college

noun, often attributive
col·​lege | \ ˈkä-lij How to pronounce college (audio) \

Definition of college

1 : a body of clergy living together and supported by a foundation
2 : a building used for an educational or religious purpose
3a : a self-governing constituent body of a university offering living quarters and sometimes instruction but not granting degrees Balliol and Magdalen Colleges at Oxford

called also residential college

b : a preparatory or high school
c : an independent institution of higher learning offering a course of general studies leading to a bachelor's degree a liberal arts college also : a university division offering this
d : a part of a university offering a specialized group of courses the university's college of pharmacy
e : an institution offering instruction usually in a professional, vocational, or technical field business college an embalming college
4 : company, group specifically : an organized body of persons engaged in a common pursuit or having common interests or duties a college of cardinals serving as papal councillors and electors
5a : a group of persons considered by law to be a unit
b : a body of electors — compare electoral college
6 : the faculty, students, or administration of a college The college was at the football game in force.

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Examples of college in a Sentence

She teaches art at a local college. He graduated from one of the country's best colleges. She attended a business college. He attended college for several years, but didn't graduate. She dropped out of college. I went to Mount Holyoke College. When I was a junior in college, I spent a semester in Spain. the Edinburgh College of Art the London College of Fashion She is attending fashion college.
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Recent Examples on the Web There is a lot to like about the Arizona State football program heading into the 2020 college football season. Jeremy Cluff, azcentral, "Should Herm Edwards' Arizona State football team be ranked to start the 2020 season?," 25 Mar. 2020 Advanced Placement has a powerful effect on U.S. high school curriculums by offering a chance for college credit if a student does well on an AP exam. Jay Mathews, Washington Post, "This year’s AP tests will be shorter and online, a gift to students and colleges," 25 Mar. 2020 Among women overall, Biden leads Trump 53% to 40% including overwhelming support among women of color 77% to 14% and support among white women with a college degree 63% to 33%. Caitlin Conant, CBS News, "2020 Daily Trail Markers: Coronavirus causes drop in Americans' view of economy," 24 Mar. 2020 The eighth player to earn AP All-America honors three times, Ionescu shattered the NCAA career triple-double mark (26) and became the first player in college history to have 2,000 points, 1,000 rebounds and 1,000 assists. oregonlive, "Oregon’s Sabrina Ionescu named AP women’s basketball player of the year," 24 Mar. 2020 Pass/fail: As colleges across the nation transition to online classes in response to the coronavirus pandemic, UC Berkeley is among a handful of schools moving to a pass-fail grading system. Taylor Kate Brown, SFChronicle.com, "Bay Briefing: The testing site where you don’t need a doctor’s note," 24 Mar. 2020 His college career Clinton-Dix played for Nick Saban at Alabama for three seasons. Dallas News, "10 things to know about new Cowboys safety Ha Ha Clinton-Dix, like why his nickname stuck," 23 Mar. 2020 The NBA Draft Combine is currently scheduled for May 21-24 and the deadline for college players to withdraw from the process and return to school is June 3. Louisville Courier Journal, "The canceled NCAA Tournament changed the outlook for several Louisville basketball players," 23 Mar. 2020 Definitely except some meltdowns from toddlers (and even college-aged students, and probably yourself). Hadley Mendelsohn, House Beautiful, "How to Optimize Your Space (and Prepare Your Kids) for Home-Schooling," 23 Mar. 2020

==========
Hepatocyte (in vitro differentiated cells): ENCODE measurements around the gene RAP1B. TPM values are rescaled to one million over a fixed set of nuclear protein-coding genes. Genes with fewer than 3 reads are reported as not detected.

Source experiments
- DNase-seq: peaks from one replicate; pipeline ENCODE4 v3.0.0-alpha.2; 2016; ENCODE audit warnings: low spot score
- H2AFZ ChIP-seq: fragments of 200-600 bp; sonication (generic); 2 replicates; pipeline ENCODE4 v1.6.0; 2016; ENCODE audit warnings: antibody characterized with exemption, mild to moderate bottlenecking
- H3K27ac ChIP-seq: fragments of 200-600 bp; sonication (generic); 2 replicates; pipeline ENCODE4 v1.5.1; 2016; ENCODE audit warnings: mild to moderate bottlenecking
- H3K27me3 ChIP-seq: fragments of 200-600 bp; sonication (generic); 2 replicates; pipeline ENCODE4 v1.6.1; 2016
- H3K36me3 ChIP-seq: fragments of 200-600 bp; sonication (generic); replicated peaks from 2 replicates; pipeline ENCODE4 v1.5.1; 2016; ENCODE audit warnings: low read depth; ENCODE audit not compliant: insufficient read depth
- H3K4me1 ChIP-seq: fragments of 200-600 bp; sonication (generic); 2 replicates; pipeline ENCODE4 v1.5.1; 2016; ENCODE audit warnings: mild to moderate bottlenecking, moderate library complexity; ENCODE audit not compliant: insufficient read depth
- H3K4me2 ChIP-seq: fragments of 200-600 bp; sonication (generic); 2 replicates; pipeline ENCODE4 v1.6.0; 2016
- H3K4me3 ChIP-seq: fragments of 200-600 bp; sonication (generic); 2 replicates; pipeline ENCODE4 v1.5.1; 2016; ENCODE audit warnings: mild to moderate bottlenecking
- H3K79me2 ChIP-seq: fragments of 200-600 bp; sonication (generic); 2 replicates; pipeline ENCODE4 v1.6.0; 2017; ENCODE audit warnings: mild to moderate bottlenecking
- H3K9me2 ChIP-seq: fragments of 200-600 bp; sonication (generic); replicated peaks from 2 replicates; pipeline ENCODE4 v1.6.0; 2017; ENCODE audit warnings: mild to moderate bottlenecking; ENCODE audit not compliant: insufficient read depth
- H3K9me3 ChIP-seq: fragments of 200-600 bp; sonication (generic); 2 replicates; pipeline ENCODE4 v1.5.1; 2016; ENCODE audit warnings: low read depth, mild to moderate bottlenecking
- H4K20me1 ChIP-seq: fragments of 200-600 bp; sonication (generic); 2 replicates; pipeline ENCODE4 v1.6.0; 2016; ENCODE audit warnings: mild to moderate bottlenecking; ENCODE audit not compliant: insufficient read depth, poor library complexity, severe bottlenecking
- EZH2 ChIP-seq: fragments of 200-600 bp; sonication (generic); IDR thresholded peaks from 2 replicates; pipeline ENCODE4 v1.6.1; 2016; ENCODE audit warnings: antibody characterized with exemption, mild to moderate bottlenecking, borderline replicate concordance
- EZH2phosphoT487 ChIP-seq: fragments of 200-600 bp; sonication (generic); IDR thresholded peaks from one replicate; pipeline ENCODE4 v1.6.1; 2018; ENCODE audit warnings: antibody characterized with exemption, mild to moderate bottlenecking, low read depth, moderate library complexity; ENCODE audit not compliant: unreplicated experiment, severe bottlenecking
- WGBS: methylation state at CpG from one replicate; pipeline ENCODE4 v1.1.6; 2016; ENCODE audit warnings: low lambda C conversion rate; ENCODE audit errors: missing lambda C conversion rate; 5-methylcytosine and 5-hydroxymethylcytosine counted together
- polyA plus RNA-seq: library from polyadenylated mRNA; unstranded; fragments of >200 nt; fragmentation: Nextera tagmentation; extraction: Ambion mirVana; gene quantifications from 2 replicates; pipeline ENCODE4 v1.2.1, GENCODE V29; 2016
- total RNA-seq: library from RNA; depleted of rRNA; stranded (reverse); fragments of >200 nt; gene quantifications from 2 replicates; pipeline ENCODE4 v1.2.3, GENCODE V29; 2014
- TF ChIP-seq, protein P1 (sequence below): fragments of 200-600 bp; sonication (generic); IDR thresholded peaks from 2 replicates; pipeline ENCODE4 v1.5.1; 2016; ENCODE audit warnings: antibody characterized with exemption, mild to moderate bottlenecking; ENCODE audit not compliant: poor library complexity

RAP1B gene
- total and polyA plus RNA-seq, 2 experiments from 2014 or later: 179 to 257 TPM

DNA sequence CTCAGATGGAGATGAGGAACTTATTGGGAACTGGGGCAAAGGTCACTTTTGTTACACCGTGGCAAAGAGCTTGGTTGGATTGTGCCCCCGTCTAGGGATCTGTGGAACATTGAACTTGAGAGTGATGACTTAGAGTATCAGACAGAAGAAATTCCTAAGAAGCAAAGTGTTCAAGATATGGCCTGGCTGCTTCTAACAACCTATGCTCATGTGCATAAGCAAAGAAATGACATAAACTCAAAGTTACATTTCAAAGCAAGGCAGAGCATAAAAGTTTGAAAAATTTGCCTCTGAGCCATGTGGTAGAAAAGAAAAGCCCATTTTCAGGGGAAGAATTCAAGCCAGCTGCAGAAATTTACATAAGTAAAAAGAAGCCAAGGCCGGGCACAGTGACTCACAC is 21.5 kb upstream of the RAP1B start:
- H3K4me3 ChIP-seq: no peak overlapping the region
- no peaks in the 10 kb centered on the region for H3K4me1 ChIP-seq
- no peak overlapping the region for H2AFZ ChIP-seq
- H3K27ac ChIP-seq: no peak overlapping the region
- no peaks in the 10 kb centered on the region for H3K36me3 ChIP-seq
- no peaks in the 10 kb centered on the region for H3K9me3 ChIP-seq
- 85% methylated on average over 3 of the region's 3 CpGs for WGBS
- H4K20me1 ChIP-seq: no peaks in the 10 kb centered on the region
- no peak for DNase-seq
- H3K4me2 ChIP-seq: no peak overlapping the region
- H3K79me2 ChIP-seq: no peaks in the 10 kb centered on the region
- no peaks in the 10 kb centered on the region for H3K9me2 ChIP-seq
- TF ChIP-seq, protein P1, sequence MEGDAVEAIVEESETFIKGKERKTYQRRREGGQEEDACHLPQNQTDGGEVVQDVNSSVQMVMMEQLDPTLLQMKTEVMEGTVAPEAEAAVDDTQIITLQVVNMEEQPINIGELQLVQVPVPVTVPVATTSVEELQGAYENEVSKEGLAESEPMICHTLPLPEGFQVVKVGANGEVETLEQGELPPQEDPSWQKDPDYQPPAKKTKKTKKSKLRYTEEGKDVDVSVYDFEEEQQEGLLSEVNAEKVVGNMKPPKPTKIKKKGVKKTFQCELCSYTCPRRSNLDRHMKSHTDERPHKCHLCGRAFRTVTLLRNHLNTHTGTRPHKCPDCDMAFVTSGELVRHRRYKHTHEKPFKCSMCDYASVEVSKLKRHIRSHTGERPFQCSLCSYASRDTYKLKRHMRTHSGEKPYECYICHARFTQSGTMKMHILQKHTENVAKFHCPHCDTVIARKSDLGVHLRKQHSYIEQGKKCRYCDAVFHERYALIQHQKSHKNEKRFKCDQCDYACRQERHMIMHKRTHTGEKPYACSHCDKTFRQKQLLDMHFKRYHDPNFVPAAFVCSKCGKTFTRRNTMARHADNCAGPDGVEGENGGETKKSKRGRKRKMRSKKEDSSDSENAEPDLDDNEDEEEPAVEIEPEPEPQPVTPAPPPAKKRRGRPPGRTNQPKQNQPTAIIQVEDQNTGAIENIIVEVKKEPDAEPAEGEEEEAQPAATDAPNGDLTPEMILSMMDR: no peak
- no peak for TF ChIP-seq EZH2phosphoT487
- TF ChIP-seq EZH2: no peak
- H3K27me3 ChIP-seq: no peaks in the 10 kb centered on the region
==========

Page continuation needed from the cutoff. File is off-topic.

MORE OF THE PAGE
These example sentences are selected automatically from various online news sources to reflect current usage of the word 'college.' Views expressed in the examples do not represent the opinion of Merriam-Webster or its editors. Send us feedback.

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First Known Use of college

14th century, in the meaning defined at sense 1

History and Etymology for college

Middle English, from Anglo-French, from Latin collegium society, from collega colleague — more at colleague

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Time Traveler for college

Time Traveler

The first known use of college was in the 14th century

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Statistics for college

Last Updated

28 Mar 2020

Cite this Entry

“College.” Merriam-Webster.com Dictionary, Merriam-Webster, https://www.merriam-webster.com/dictionary/college. Accessed 1 Apr. 2020.

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More Definitions for college

college

noun
How to pronounce college (audio)

English Language Learners Definition of college

: a school in the U.S. that you go to after high school : a school that offers courses leading to a degree (such as a bachelor's degree or an associate's degree)
: a part of an American university that offers courses in a specified subject
: a school in Britain that offers advanced training in a specified subject

college

noun
col·​lege | \ ˈkä-lij How to pronounce college (audio) \

Kids Definition of college

: a school that offers more advanced classes than a high school

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Comments on college

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